vinicius254
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vinicius254
88 posts
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I hate when the game lags

ihsahn
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ihsahn
428 posts
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And if I was a developer I would want to know what I should put into a game not what I shouldn't put into a game.

Ah, but you learn way more from mistakes than from success, don't you? It's far from a waste of time. From the errors of past games you learn lessons that facilitate your own vision.

In fact, developers don't learn nearly enough from their mistakes. For instance, the vast majority of game sequels does nothing to address the core problems of the first game, opting instead to do the same thing but "bigger". Nintendo refuses to accept that their quirky little ideas may well kill their consoles in the long run. EA will continue to put always-online DRM on their games, even though it's terrible for the consumers. But that's because they're *****.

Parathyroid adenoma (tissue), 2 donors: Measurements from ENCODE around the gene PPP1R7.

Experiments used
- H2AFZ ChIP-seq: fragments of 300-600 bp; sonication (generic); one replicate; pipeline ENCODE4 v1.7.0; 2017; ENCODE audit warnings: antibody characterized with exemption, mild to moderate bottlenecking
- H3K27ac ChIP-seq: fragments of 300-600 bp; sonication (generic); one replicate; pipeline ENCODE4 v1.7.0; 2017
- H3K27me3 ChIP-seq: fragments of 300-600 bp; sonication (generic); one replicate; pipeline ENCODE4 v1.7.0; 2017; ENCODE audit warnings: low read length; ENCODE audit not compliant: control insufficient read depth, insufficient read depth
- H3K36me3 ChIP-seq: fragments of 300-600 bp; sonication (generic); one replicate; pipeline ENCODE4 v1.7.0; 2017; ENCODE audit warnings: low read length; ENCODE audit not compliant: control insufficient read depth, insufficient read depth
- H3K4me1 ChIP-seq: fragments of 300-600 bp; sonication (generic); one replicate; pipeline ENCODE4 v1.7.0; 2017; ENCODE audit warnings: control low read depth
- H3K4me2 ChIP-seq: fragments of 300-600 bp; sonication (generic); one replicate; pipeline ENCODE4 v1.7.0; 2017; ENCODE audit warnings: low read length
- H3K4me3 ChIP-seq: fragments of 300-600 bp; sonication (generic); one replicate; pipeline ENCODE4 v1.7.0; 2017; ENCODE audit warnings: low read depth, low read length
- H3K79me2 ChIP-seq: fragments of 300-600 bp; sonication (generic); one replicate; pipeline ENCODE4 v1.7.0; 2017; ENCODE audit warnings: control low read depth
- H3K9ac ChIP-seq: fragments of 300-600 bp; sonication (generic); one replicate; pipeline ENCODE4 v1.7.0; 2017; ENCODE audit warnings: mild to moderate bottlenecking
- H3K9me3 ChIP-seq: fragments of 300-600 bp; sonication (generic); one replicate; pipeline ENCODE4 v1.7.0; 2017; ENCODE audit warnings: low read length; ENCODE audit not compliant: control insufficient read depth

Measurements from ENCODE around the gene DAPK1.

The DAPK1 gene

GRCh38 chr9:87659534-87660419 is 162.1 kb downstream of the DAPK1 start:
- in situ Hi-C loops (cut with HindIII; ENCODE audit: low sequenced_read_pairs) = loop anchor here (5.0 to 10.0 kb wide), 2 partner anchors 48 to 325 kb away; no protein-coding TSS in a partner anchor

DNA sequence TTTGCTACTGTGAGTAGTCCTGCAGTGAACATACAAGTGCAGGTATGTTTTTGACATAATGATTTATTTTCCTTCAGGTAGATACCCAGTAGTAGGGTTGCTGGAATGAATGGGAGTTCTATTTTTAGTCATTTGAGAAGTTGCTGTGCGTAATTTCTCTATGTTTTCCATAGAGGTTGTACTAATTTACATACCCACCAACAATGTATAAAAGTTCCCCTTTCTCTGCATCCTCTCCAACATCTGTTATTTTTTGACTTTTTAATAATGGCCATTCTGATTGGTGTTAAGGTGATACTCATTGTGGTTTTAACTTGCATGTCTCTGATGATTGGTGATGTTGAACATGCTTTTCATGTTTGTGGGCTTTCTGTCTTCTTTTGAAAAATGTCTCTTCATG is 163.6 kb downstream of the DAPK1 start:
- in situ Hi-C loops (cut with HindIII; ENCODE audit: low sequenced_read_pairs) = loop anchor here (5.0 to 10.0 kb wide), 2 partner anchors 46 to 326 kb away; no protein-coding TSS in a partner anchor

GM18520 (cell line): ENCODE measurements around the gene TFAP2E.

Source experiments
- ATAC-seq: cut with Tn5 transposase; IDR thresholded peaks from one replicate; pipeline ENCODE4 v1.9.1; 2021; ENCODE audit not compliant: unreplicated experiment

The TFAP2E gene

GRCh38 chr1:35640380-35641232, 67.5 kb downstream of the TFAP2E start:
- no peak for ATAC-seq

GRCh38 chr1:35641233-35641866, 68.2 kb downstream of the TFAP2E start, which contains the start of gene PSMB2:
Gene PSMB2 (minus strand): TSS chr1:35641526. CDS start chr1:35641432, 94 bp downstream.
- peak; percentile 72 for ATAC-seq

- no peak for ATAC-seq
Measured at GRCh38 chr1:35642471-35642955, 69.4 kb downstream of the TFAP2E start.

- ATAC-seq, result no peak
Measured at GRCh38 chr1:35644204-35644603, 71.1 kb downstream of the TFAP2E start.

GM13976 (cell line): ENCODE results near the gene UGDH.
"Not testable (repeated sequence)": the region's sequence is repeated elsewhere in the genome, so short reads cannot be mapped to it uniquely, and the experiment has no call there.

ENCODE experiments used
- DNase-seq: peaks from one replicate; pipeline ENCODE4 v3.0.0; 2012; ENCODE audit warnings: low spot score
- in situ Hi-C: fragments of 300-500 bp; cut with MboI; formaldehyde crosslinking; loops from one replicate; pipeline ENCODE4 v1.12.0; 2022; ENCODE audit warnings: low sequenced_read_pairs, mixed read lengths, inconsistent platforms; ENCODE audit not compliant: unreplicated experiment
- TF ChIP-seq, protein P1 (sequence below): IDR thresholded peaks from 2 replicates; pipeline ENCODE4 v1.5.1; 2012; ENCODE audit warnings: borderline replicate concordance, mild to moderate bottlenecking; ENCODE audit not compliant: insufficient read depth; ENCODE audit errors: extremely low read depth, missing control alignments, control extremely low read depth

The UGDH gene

Besides, nobody can really tell you what to put in a game, can they? That's your vision. You can't make art by committee. You can't focus test your ideas.
That's the problem with today's big dumb AAA titles: they're soulless and corporate and pre-approved. The COD games (and their legions of clones) are the way the are because that formula works, financially speaking. And so the industry continues to stagnate, because there's no interest in risking it. People complain about "oh, there's no new IPs, developers are creatively bankrupt" and then turn around and violently assault the new Call of Duty or Assassin's Creed or Halo or Gears of War with fists full of money.